Discrimination By Any Other Name


Nowreen Sarwar

A recent incident in the name of a “harmless prank” had Rhodes astounded by the level of ignorance within the community. Two black members of the Rhodes student community were subjected to discrimination by a banana: a phallic, suggestive fruit taped to their dorm room in East Village under their names. The action was quickly followed by a campuswide outrage, as Men of Distinction (MOD), a people of color brotherhood club at Rhodes, released a statement for the insensitivity of the matter and to what extent a joke should be called such. 

In their Instagram post, they pose the question- “How is playing on racial stereotypes comical? How is making the conscious choice of racially targeting black and brown students funny?” These are the questions that echo the walls of the predominantly white institutions, searching for answers and justice, as they fade away until a new occurrence surfaces and the wheel goes on and on. The trauma and hurt the victims suffer remain silent under the title of a “prank,” where victims often try to fit in by swallowing their humiliation to not fall under the umbrella of “too PC,” “too sensitive,” and “doesn’t know how to take a joke.” This was not only alarming to empathetic Rhodes students, but also the local news. This racially charged act was quickly followed up by local ABC news, where Kofi Whitehead, the president of MOD, and Bryce Anderson, the vice president of MOD, spoke up. Whitehead says they are disappointed and surprised by the lack of response from Rhodes college, which strives to be inclusive in diminishing racial, political, religious, and gender biases. In the interview, many students expressed their concerns about why the college is not being openly apologetic when the act of discrimination based on the student’s skin was clearly very public. Two emails have been put out by the administration, none directly stating the incident, but the administration is hopeful to see this through as an ongoing open investigation.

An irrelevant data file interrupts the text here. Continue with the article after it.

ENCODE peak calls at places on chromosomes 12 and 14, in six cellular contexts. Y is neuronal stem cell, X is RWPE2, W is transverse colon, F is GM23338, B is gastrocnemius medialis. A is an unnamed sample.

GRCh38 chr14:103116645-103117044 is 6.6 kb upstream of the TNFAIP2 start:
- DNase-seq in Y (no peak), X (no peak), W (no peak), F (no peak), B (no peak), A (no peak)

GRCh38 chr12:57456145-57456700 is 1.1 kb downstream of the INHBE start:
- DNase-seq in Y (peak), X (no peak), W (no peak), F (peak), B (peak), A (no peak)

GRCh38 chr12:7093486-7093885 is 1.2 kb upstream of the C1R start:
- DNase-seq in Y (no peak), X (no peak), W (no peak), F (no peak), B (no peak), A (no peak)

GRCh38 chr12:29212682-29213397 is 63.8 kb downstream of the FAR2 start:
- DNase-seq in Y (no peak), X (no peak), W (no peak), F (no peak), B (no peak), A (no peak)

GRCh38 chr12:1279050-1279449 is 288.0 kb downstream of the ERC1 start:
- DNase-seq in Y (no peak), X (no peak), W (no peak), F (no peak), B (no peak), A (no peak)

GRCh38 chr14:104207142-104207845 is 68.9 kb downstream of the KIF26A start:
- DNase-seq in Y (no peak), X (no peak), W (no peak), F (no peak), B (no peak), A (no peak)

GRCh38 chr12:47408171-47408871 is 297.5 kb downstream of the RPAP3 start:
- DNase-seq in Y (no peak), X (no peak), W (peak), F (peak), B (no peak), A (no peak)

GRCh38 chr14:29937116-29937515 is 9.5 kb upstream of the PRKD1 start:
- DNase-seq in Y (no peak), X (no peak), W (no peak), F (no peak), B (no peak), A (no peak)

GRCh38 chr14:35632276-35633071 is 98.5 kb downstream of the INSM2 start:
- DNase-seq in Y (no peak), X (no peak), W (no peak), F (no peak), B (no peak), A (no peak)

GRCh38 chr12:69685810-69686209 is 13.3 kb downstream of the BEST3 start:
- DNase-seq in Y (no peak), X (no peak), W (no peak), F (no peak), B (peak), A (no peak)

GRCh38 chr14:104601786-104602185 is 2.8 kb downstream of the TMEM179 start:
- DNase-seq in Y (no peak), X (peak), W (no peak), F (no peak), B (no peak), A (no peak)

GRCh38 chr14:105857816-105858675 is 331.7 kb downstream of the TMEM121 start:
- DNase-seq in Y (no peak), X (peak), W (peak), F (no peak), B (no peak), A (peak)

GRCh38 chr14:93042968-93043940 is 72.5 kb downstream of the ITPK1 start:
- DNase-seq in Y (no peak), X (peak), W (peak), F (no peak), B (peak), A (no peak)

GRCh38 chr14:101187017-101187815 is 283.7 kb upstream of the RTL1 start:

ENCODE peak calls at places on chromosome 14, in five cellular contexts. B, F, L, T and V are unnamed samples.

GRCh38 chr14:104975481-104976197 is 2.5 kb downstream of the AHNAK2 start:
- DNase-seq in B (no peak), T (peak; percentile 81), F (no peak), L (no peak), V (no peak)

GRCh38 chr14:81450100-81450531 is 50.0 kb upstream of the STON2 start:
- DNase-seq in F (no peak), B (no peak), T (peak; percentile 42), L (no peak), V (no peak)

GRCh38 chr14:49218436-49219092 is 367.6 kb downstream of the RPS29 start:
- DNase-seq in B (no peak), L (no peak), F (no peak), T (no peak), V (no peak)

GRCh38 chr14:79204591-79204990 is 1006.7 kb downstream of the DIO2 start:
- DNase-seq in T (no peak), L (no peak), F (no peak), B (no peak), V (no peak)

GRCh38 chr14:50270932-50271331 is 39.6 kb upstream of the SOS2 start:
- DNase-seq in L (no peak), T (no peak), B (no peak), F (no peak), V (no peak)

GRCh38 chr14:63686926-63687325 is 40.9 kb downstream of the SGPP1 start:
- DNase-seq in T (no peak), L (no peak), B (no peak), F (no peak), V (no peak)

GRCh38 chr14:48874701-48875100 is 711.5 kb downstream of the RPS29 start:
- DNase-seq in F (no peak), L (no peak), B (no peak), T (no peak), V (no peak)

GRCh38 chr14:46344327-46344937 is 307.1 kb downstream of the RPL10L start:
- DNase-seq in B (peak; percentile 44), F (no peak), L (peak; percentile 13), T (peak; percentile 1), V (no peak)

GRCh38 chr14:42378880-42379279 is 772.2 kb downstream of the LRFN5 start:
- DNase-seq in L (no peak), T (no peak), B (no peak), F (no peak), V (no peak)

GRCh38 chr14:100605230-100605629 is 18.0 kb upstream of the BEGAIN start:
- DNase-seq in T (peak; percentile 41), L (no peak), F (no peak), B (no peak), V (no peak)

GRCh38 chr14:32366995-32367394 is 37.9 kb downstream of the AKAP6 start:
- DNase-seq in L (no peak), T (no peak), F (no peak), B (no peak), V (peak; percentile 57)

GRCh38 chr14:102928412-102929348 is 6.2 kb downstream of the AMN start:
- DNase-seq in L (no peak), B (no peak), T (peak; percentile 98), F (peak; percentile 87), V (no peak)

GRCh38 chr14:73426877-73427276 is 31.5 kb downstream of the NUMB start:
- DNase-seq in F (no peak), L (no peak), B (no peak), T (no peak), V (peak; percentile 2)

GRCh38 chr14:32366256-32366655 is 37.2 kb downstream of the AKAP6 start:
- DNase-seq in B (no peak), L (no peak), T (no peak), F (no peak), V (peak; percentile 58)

I had a sit-down Zoom interview with Bryce Anderson, who had expressed similar concerns about the incident, about the lack of racial education and depth of understanding from the students who were not a part of this prank. He lets us into the organization a bit by telling us the principles of MOD: they are men of the color student organization, which resembles a fraternity, where they thrive on connecting and empowering men of color by hosting events, raising awareness, and building a network within the community. They have cookouts, have meaningful discussions to connect with other men of color on campus. Anderson’s role in MOD is crucial: he is also the social media manager, along with Whitehead. He organizes events they have on campus and empowers and encourages the people involved with the club. To raise awareness, he also presents fliers and other paper media. He gains a following on social media to educate people about their presence and work on campus. Anderson gives us a detailed description of what had happened on the night of the occurrence: several students had seen the banana taped under the nametags of two black students who are members of MOD, and when they saw it, one of them had posted a story of that on their Snapchat account.

The members of MOD had seen the story, and they realized this was a racially discriminative act and was highly suggestive of a stereotype induced upon black men. The members of MOD had spoken to the victims of the incident, who, naturally, were extremely infuriated and frustrated as they had no clue who could have done this in their right minds.